Where in heck do you start?

DeathbyDoughnut

a.k.a. Mr. Meat Popcicle
Validated User
#1
Tabletop miniatures wargame hybrid roleplaying genre that doesn't use d6 is a very light genre that I would like to design something for. I think I have a solid idea of the goals and ethos of the system I have floating around in my head.

I'm decent at probability math, barely functional in the writing department with a head full of ideas for a streamlined tabletop miniatures roleplaying game system. I think it's a genre most people don't even care for, so I am not expecting any kind of publication especially since I plan on wholesale stealing mechanics and terms from other games, to create a dynamic, digestible, and interesting tabletop miniatures roleplaying game.

So where in heck do I begin to design?
 

Armin

Martian
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#2
So where in heck do I begin to design?
In the other thread, didn't you say that you liked D&D4, but found it a bit heavy now? In that case, perhaps just start with D&D4. Identify what you liked about it, and what made it feel too heavy. Perhaps you can dump some of the weight and get what you want from it.
 

DeathbyDoughnut

a.k.a. Mr. Meat Popcicle
Validated User
#3
In the other thread, didn't you say that you liked D&D4, but found it a bit heavy now? In that case, perhaps just start with D&D4. Identify what you liked about it, and what made it feel too heavy. Perhaps you can dump some of the weight and get what you want from it.
Yes, that thread directly lead to this thread. I think you're right, taking the mechanics I like from existing systems and dropping or modifying the portions I don't like is probably easier.

Basically, I don't like 4e's take on the AEDU class system, and would love to have a game that is a little more free form in classes, I like the direction that 5e went with Race+Background+Class+Subclass character system.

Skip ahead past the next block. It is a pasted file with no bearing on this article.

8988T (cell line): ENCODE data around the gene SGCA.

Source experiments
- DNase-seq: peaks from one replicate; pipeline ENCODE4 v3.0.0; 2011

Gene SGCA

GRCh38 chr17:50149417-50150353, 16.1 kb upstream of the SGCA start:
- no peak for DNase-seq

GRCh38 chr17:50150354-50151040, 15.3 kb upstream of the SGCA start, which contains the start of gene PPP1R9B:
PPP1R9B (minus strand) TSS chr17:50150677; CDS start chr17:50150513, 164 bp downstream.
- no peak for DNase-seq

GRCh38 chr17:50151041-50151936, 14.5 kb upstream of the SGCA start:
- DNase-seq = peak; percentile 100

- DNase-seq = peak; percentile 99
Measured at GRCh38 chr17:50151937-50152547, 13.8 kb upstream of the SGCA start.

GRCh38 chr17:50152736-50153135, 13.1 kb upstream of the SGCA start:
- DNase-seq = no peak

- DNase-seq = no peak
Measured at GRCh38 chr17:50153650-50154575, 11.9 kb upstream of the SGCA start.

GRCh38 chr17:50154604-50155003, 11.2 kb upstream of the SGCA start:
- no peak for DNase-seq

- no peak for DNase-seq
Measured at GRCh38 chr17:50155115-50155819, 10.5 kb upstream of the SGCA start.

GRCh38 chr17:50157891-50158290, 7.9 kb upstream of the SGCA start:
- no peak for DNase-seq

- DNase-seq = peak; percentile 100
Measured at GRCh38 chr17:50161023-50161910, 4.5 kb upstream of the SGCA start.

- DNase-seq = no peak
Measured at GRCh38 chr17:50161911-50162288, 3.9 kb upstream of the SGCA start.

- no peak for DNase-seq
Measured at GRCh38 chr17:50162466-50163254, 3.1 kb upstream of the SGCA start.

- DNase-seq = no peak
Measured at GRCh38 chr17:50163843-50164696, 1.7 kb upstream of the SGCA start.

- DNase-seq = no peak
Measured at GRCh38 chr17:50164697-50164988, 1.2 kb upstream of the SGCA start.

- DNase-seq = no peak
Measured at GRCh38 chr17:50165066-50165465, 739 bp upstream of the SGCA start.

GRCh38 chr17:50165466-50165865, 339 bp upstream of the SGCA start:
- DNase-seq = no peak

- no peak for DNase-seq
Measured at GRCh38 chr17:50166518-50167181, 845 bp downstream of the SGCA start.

I was thinking of something like each package choice gives you a skill proficiency or two, a special feature, and a selection of actions, or action potentials like the D&D 5e spells or battlemaster fighting maneuvers. Each package may give you some minor subchoices for action, and narrative styles similar to fighting styles with 5e.

Delving deeper into character action styles I was considering taking all of a class's At-Will powers from 4e, and combining their effects all into one ability or action. So a fighter could choose to cleave, or precise attack, or great attack from the same character option depending on the situation without taking a whole list of powers, sort of like how the battlemaster is built, but build encounter and daily powers the same way.

A Mage class package might be the same way, mage gives you a skill proficiency, a gear proficiency like implements, and the spellcasting with cantrips feature. Cantrips being your at will powers, and utility powers or effects. Then your subclass determines the options for some of your encounter abilities, and daily powers.

I like how Genesys did spells where it has suggestions for spells during combat structured time, as well as uses in narrative time. The system in my head has a definite distinction between combat time and narrative time, not that there can't be narration within combat, but overall abilities, skills, and powers would have defined uses within structured combat, as well as more narrative effects outside of combat.
 

Armin

Martian
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#4